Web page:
Throughout her life, Dr. Prelinger was dedicated to expanding educational and professional opportunities for women. She was especially devoted to the Berkshire Conference of Women Historians, serving as its president from 1975 to 1977, as well as participating in its book and article prize selection committees on numerous occasions. She was also a member of the advisory committee on women's programs at Harvard Divinity School.
Dr. Prelinger's field of scholarly interest was modern German religious and women's history. In addition to numerous scholarly articles that appeared in the United States and Germany, she published Charity, Challenge, and Change in 1987. At the time of her death, she had just completed editing Episcopal Women, a project funded by the Lilly Foundation, which will be published next year by Oxford University Press.
Dr. Prelinger is survived by her husband, Ernst Prelinger, and by two daughters.
University of North Carolina
Gabrielle M. Spiegel
University of Maryland, College Park
Stephen R. Ward, 53, professor and department chair, University of South Dakota, died of cancer on May 7, 1991.
Dr. Ward received his B.A. from DePauw University and his Ph.D. in English history from the University of Cincinnati in 1969. He joined the Department of History, University of South Dakota in 1967 and served with distinction as department chair for the past eighteen years.
Dr. Ward was chosen as Outstanding Teacher of the Year for several years by students at the University. He extended his efforts in enhancing the teaching of history at all education levels by founding and directing National History Day in South Dakota and had recently joined the National Council for History Day.
Dr. Ward's most recent publication was a biography of J. Ramsay MacDonald in 1990.
R. Alton Lee
University of South Dakota
Theodore M. Whitfield, professor emeritus of history, Western Maryland College and Civil War expert, died in March of 1991.
Dr. Whitfield was born in Richmond, Virginia, and graduated from the University of Richmond in 1926. He earned the doctorate from the Johns Hopkins University in 1929 and in that year joined the faculty of Western Maryland College.
Dr. Whitfield's studies of the Civil War resulted in a number of written pieces, including "Slavery Agitation in Virginia, 1829–1832," and essays on slavery and its relation to southern church history. He was an organizing committee member and former president of the Gettysburg Battlefield Preservation Commission. He also assisted in the organization of Maryland's centennial celebration of the Civil War and supported the U.S. Constitution Sesquicentennial Commission in 1937–39.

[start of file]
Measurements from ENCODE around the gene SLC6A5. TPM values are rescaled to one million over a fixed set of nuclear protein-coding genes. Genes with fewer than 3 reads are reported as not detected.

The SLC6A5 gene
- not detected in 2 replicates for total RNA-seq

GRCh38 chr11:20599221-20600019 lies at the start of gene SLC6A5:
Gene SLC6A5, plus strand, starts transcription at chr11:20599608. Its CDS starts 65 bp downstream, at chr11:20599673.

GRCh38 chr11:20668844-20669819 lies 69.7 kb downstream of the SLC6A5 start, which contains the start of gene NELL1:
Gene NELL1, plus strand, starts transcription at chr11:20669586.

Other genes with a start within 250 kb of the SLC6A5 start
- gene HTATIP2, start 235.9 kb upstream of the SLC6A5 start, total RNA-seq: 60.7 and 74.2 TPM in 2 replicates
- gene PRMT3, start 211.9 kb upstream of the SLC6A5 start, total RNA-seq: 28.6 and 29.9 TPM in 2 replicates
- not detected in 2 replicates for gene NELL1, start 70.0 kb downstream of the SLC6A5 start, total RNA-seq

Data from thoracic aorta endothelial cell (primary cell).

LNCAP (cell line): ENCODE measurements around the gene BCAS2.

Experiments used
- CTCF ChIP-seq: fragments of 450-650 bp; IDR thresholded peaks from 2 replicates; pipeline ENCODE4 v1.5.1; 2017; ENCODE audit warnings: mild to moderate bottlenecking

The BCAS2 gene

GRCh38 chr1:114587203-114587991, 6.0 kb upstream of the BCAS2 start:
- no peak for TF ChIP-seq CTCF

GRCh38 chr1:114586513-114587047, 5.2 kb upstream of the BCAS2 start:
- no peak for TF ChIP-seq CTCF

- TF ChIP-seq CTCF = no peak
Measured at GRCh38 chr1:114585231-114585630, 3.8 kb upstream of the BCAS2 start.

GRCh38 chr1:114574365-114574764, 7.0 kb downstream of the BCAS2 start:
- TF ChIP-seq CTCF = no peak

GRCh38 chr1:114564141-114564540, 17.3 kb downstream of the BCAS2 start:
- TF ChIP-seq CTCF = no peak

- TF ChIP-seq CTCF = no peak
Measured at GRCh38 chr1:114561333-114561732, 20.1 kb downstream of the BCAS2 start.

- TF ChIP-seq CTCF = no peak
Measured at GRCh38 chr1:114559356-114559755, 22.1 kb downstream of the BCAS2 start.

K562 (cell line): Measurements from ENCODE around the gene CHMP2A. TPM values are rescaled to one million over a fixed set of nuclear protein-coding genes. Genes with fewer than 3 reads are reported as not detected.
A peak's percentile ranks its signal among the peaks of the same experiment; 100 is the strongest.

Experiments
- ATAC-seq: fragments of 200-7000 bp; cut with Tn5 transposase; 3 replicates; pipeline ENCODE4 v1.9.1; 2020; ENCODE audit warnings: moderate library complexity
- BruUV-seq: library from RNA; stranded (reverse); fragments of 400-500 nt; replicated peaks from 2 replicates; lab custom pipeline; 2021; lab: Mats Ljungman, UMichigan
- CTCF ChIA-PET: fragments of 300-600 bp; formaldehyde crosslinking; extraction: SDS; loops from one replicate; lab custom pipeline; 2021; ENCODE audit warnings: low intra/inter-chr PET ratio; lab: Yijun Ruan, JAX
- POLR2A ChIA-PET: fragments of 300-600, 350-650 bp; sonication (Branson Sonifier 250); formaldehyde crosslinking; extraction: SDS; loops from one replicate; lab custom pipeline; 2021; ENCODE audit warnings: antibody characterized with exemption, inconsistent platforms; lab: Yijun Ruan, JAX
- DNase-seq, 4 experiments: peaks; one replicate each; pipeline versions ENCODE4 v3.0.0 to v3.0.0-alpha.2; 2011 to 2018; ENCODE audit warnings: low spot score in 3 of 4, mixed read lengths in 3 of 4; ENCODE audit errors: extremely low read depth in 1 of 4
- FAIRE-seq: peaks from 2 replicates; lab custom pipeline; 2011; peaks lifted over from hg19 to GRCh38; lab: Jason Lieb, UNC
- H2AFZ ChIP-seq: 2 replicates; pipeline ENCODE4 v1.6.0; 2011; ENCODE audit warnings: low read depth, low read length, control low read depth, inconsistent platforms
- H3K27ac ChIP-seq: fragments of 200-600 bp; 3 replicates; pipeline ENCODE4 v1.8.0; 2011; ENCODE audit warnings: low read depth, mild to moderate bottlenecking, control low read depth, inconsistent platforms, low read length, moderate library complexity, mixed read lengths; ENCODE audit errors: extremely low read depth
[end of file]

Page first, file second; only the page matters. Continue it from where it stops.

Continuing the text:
Professor Whitfield retired in 1971, after serving the college for forty-two years, many of them as chair of the department of history.
Cornelius P. Darcy
Western Maryland College
Joseph M. Woods, 67, associate professor of history, Atkinson College of York University, died on July 6, 1990.
Born in 1927, he received his B.A. from the University of Delaware in 1948, his M.A. and Ph.D. degrees from Harvard University in 1949 and 1967, respectively. Dr. Woods taught briefly at the Massachusetts Institute of Technology, the University of New Hampshire, and Northeastern University before joining the faculty of Atkinson in 1968.
A specialist in Irish history, Dr. Woods' dissertation offered a pioneering psychohistorical interpretation of Charles Stewart Parnell. In 1978 in the Bulletin of the Menninger Clinic he published his landmark, "Toward a Psychoanalytic Interpretation of Charles Stewart Parnell." Dr. Woods' measured and enduring "Some Considerations on Psycho-History" appeared in The Historian, August 1974, and was reprinted in Psycho-History, an anthology edited by Geoffrey Cocks and Travis Crosby and published by Yale University Press.
Dr. Woods was awarded a National Endowment for the Humanities summer fellowship in 1968 and was a Visiting Scholar at The Menninger Foundation, 1972–73.
He is remembered by many students for his excellence in teaching and by colleagues and friends for his breadth of knowledge, depth and sureness of wisdom, and warmth and encouragement that he shared so gladly. A memorial scholarship is being established in his honor at Atkinson College.
Helen F. Mulvey
Richard L. Schoenwald
Carnegie Mellon University
Tags: In Memoriam